The first time I was sent to the principal’s office for fighting was in second grade. I didn’t start the fight. In fact, I wasn’t even part of the conflict that led to it. I got involved because a bigger kid was bullying a younger student who had just arrived from another country. The new kid was confused and of course completely terrified. The fight itself was a wash—we both ended up with ripped clothes and a few bruises. I had however accomplished my goal of taking the burden off the new kid, who walked away unharmed. I inserted myself into the situation because the injustice of it resonated with a sense of fairness I felt—an inherent duty that those of us who can do something to prevent that sort of thing, should do something. The new kid and I became good friends after that.
When my father got home that night, he sat me down and asked what happened. I nervously explained I didn’t think it was right that the smaller kid should have to feel scared, get beat up, or have his stuff taken just because the other guy was bigger and stronger. My dad softened. In a gesture of understanding, he looked me in the eye and said in his southwestern Georgia accent that if that’s what happened, he wasn’t mad—he was proud. He then issued a clarifying mandate that I have carried with me ever since and passed on to my own kids: if I ever hear that you’ve picked on someone smaller or weaker than you, you’ll have to fight me when you get home.
I started karate at age five after falling instantly in love with The Karate Kid. Over the years I have studied and trained in a number of combat sports and have competed in karate tournaments all the way to full-contact MMA cage fights. In decades as a martial artist I’ve won and I’ve lost. I’ve handed out and received my share of stitches, broken bones, torn cartilage. But to this day I have never picked a fight with someone smaller or weaker than me. And for better or worse, I’ve never backed down when I was outnumbered or the odds were long.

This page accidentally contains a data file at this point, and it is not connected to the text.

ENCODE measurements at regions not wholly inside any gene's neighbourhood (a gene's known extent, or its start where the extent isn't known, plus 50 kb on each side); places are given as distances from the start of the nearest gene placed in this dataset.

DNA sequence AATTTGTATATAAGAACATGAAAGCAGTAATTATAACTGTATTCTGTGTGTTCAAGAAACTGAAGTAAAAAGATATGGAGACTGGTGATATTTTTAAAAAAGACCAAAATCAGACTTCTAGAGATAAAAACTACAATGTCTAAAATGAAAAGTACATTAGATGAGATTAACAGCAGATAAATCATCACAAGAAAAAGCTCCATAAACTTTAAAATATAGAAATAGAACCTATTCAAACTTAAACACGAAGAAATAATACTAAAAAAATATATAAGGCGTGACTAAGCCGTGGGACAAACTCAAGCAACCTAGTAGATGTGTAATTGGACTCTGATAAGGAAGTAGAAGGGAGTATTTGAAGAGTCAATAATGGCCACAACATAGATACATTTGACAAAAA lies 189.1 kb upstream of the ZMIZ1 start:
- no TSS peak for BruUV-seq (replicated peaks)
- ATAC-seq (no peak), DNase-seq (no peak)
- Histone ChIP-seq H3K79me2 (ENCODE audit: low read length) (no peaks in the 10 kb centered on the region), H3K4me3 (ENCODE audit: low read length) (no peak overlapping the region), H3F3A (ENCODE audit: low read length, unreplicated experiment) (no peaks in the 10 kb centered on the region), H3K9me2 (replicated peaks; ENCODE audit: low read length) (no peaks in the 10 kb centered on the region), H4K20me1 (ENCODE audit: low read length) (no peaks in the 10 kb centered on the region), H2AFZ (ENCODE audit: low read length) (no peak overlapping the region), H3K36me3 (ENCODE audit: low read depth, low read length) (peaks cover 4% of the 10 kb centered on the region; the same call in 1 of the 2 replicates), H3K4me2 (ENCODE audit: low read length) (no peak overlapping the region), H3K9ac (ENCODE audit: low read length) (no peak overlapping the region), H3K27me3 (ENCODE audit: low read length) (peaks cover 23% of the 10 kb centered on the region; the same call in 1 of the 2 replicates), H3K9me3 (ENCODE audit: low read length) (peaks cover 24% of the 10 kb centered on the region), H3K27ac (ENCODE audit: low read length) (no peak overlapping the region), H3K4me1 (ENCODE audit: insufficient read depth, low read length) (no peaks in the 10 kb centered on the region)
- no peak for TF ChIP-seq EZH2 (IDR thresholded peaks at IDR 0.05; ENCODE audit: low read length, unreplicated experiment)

One fundamental difference between a trained fighter and a bully is that the fighter knows to walk away whenever possible, and to fight only as a last resort. Unfortunately, our system of justice is skewed in favor of the bigger and more powerful. The deck is stacked high against injury victims from the instant they get hurt. Insurers train adjusters to deny legitimate claims. Every step of the way is fraught with tricks and tactics that are designed to scare innocent folks and their families into giving up and letting the insurance company or the big corporation get away with wrongdoing. Those aren’t the kinds of fights I walk away from.
Bullies should never, ever be tolerated. They should be confronted, exposed, and destroyed. That’s what I’ve done my whole life, and it’s what I’ll be doing until they put me in the ground.